The number of columns in Z 2  and Z 1 , the Euclidean norm of Z1T g FR , and the condition estimator of R 1  appear in the extended iteration printout as Art, Zr, Norm Gz and Cond Rz respectively (see Section 11.3).
Although the algorithm of nag_opt_lin_lsq (e04ncc) does not perform simplex steps in general, there is one exception: a linear program with fewer general constraints than variables (i.e., n L n ). (Use of the simplex method in this situation leads to savings in storage.) At the starting point, the ‘natural’ working set (the set of constraints exactly or nearly satisfied at the starting point) is augmented with a suitable number of ‘temporary’ bounds, each of which has the effect of temporarily fixing a variable at its current value. In subsequent iterations, a temporary bound is treated as a standard constraint until it is deleted from the working set, in which case it is never added again.
One of the most important features of nag_opt_lin_lsq (e04ncc) is its control of the conditioning of the working set, whose nearness to linear dependence is estimated by the ratio of the largest to smallest diagonals of the TQ  factor T  (the printed value Cond T; see Section 11.3). In constructing the initial working set, constraints are excluded that would result in a large value of Cond T. Thereafter, nag_opt_lin_lsq (e04ncc) allows constraints to be violated by as much as a user-specified feasibility tolerance (see options.ftol, Section 11.2) in order to provide, whenever possible, a choice of constraints to be added to the working set at a given iteration. Let α M  denote the maximum step at which x + α M p  does not violate any constraint by more than its feasibility tolerance. All constraints at distance α α α M  along p  from the current point are then viewed as acceptable candidates for inclusion in the working set. The constraint whose normal makes the largest angle with the search direction is added to the working set. In order to ensure that the new iterate satisfies the constraints in the working set as accurately as possible, the step taken is the exact distance to the newly added constraint. As a consequence, negative steps are occasionally permitted, since the current iterate may violate the constraint to be added by as much as the feasibility tolerance.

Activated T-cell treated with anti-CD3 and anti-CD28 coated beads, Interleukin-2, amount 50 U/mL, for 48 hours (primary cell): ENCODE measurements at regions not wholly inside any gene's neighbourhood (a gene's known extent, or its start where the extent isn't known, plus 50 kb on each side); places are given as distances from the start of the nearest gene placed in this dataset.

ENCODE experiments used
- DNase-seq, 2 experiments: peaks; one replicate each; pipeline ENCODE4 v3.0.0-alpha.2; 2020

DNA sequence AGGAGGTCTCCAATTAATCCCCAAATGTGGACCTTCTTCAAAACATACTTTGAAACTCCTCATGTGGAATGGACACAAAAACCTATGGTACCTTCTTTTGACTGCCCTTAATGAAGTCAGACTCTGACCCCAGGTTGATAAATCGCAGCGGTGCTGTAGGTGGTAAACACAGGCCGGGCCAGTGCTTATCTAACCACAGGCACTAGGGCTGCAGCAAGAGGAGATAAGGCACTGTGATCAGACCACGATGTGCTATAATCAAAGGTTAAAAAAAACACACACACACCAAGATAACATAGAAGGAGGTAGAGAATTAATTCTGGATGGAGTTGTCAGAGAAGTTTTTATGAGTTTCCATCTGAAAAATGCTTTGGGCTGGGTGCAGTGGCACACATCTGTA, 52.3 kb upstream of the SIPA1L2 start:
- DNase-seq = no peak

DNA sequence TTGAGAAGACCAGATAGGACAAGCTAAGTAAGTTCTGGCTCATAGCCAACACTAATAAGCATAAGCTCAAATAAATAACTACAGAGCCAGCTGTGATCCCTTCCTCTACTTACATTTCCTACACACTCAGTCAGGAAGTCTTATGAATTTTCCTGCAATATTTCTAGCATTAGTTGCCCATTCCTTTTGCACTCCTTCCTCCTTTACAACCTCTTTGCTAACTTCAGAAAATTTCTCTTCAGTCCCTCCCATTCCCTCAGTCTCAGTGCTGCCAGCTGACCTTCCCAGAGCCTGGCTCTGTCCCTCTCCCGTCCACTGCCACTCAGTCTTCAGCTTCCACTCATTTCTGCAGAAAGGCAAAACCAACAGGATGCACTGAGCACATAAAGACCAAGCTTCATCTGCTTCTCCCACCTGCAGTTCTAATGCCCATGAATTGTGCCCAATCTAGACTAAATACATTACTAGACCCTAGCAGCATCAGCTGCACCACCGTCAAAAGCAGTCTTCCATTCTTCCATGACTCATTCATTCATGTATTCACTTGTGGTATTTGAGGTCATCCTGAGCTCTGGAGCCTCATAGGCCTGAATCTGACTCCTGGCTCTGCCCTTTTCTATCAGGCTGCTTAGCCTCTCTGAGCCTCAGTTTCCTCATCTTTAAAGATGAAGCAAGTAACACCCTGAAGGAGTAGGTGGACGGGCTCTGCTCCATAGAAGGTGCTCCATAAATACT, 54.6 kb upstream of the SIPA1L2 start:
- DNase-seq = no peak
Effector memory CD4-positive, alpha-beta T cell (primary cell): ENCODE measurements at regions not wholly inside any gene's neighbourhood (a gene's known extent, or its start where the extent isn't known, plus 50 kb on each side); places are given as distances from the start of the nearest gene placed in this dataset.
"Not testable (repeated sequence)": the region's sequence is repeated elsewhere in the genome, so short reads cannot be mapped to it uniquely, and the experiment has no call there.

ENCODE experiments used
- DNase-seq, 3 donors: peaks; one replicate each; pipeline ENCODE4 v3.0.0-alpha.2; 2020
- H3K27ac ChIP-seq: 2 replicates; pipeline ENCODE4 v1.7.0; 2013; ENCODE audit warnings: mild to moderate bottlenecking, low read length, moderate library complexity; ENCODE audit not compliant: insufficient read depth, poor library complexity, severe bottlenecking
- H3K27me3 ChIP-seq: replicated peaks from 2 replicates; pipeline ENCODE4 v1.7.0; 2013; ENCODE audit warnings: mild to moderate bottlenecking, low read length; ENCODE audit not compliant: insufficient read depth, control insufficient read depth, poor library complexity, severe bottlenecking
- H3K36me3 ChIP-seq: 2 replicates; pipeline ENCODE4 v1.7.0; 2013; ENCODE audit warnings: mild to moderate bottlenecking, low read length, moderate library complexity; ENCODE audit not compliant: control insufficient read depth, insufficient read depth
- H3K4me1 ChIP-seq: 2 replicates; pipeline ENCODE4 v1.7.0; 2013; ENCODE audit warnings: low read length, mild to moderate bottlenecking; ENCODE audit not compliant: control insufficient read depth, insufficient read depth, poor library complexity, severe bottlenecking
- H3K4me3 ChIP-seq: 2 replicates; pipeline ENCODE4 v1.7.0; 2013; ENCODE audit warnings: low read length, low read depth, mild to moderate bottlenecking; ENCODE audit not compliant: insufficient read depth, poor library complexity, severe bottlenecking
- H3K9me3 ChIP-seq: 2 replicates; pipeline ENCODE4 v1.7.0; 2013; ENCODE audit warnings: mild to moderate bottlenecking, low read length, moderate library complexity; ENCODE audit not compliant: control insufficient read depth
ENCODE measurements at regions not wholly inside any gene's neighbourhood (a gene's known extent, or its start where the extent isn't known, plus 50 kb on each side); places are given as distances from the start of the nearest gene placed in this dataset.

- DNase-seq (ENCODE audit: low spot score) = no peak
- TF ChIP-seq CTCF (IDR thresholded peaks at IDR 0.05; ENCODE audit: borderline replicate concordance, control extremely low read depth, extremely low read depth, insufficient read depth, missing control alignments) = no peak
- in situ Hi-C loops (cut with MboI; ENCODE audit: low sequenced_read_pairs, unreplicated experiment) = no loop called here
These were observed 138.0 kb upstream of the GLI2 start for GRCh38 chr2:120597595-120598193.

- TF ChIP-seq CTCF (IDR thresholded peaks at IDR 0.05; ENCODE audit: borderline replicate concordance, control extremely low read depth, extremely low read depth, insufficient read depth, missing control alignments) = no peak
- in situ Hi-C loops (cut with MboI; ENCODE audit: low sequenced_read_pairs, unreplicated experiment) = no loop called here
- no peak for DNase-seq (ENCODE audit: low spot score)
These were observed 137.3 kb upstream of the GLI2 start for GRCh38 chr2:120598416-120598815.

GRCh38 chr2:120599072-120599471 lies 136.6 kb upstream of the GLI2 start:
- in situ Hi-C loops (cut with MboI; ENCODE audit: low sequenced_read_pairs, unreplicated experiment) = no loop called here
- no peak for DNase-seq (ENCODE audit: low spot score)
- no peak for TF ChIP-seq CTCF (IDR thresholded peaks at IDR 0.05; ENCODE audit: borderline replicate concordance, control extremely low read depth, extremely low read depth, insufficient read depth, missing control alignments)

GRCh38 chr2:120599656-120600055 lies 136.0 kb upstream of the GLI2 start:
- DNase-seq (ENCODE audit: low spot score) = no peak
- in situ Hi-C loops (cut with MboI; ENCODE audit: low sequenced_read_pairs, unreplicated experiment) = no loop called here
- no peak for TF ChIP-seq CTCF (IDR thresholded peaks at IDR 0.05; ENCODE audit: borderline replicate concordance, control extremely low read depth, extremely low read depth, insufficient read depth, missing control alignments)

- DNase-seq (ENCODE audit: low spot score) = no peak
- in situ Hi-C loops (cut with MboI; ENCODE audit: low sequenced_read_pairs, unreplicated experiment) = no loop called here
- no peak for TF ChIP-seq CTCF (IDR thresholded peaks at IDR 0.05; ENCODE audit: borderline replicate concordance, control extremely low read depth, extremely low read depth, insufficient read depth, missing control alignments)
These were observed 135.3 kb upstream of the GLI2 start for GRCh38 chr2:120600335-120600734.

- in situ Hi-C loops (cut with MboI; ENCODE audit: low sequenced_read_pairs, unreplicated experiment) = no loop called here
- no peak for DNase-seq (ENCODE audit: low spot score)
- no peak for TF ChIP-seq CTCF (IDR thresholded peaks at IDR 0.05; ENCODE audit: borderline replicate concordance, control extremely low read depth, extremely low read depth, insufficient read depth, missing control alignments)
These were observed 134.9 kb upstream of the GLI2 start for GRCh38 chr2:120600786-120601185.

11  Optional Arguments

A number of optional input and output arguments to nag_opt_lin_lsq (e04ncc) are available through the structure argument options, type Nag_E04_Opt. An argument may be selected by assigning an appropriate value to the relevant structure member; those arguments not selected will be assigned default values. If no use is to be made of any of the optional arguments you should use the NAG defined null pointer, E04_DEFAULT, in place of options when calling nag_opt_lin_lsq (e04ncc); the default settings will then be used for all arguments.
Before assigning values to options directly the structure must be initialized by a call to the function nag_opt_init (e04xxc). Values may then be assigned to the structure members in the normal C manner.